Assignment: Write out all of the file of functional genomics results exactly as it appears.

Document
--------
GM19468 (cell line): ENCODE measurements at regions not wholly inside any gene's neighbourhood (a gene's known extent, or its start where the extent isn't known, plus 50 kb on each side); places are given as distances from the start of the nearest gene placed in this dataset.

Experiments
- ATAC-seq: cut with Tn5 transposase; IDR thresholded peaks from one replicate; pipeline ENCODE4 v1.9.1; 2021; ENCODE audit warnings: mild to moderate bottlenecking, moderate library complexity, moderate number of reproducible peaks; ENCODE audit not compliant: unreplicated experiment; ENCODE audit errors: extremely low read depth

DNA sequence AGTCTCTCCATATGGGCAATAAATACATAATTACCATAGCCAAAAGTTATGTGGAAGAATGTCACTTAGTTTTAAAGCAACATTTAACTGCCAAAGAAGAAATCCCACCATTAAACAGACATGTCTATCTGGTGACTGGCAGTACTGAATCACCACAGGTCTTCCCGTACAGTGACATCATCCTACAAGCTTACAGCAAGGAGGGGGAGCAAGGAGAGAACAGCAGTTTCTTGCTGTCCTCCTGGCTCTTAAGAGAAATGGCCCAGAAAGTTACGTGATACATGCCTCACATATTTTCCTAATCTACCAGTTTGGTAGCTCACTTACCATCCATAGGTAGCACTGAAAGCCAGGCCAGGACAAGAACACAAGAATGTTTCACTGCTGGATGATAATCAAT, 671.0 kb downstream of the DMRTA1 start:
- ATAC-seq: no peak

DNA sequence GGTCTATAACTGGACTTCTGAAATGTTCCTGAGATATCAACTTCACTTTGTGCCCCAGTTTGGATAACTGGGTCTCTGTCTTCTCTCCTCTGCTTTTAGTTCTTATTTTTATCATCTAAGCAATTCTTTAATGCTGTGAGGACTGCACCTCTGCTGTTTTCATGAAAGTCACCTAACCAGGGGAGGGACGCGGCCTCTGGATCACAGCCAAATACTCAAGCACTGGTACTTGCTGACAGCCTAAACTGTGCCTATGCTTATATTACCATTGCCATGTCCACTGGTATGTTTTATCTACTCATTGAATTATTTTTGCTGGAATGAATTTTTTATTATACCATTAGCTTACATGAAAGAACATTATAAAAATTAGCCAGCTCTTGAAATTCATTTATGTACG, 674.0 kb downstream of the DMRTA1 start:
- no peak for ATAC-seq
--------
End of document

GM19468 (cell line): ENCODE measurements at regions not wholly inside any gene's neighbourhood (a gene's known extent, or its start where the extent isn't known, plus 50 kb on each side); places are given as distances from the start of the nearest gene placed in this dataset.

Experiments
- ATAC-seq: cut with Tn5 transposase; IDR thresholded peaks from one replicate; pipeline ENCODE4 v1.9.1; 2021; ENCODE audit warnings: mild to moderate bottlenecking, moderate library complexity, moderate number of reproducible peaks; ENCODE audit not compliant: unreplicated experiment; ENCODE audit errors: extremely low read depth

DNA sequence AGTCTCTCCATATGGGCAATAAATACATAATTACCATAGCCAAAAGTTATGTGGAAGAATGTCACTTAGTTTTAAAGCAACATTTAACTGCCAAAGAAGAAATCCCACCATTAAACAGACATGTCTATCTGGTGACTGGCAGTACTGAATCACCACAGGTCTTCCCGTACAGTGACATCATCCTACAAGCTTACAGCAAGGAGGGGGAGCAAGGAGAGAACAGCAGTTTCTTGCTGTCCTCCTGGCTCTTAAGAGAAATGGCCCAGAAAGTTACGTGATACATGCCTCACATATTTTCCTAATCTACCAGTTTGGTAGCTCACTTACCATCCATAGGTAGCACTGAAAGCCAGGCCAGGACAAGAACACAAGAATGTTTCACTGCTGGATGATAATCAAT, 671.0 kb downstream of the DMRTA1 start:
- ATAC-seq: no peak

DNA sequence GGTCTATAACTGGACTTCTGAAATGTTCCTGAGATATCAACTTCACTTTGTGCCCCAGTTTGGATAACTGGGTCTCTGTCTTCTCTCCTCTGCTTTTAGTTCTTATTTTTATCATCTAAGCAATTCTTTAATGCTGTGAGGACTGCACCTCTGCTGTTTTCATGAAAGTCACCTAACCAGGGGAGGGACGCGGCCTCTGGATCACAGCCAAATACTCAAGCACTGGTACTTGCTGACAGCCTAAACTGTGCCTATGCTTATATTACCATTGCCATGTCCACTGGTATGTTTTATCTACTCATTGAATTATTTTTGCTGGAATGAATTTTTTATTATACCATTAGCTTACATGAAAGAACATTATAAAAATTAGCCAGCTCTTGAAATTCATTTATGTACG, 674.0 kb downstream of the DMRTA1 start:
- no peak for ATAC-seq